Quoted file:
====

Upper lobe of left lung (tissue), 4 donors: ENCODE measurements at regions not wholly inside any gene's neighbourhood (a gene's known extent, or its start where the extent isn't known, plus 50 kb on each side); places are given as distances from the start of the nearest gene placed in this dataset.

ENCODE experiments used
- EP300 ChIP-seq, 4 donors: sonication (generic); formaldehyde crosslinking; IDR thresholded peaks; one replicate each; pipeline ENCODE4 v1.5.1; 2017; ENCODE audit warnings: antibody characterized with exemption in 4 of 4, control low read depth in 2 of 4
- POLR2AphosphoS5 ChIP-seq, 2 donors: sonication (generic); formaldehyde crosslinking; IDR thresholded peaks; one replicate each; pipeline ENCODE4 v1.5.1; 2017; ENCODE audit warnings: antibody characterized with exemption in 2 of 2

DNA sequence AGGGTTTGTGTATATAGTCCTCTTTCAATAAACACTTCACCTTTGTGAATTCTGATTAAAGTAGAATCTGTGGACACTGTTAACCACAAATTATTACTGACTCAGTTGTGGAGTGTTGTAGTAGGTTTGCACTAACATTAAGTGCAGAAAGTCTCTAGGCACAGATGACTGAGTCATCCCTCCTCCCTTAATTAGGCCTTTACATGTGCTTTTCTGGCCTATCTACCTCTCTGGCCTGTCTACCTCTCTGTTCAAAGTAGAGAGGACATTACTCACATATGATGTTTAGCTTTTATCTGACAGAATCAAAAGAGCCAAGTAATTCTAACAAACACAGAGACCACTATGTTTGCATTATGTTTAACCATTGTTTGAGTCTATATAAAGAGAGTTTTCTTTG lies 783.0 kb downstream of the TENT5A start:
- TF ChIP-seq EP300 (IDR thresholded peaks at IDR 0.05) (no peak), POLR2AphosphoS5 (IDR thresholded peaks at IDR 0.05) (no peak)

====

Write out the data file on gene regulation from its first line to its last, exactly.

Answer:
Upper lobe of left lung (tissue), 4 donors: ENCODE measurements at regions not wholly inside any gene's neighbourhood (a gene's known extent, or its start where the extent isn't known, plus 50 kb on each side); places are given as distances from the start of the nearest gene placed in this dataset.

ENCODE experiments used
- EP300 ChIP-seq, 4 donors: sonication (generic); formaldehyde crosslinking; IDR thresholded peaks; one replicate each; pipeline ENCODE4 v1.5.1; 2017; ENCODE audit warnings: antibody characterized with exemption in 4 of 4, control low read depth in 2 of 4
- POLR2AphosphoS5 ChIP-seq, 2 donors: sonication (generic); formaldehyde crosslinking; IDR thresholded peaks; one replicate each; pipeline ENCODE4 v1.5.1; 2017; ENCODE audit warnings: antibody characterized with exemption in 2 of 2

DNA sequence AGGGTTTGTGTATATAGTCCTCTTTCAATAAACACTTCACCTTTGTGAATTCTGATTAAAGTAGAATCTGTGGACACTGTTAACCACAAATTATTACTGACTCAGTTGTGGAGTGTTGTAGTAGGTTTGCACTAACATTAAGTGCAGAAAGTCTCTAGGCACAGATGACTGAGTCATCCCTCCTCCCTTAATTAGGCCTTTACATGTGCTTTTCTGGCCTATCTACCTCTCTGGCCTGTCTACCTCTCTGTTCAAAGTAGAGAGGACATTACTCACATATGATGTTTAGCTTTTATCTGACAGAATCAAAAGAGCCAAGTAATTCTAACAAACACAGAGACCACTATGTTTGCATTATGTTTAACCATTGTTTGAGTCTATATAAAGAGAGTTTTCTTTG lies 783.0 kb downstream of the TENT5A start:
- TF ChIP-seq EP300 (IDR thresholded peaks at IDR 0.05) (no peak), POLR2AphosphoS5 (IDR thresholded peaks at IDR 0.05) (no peak)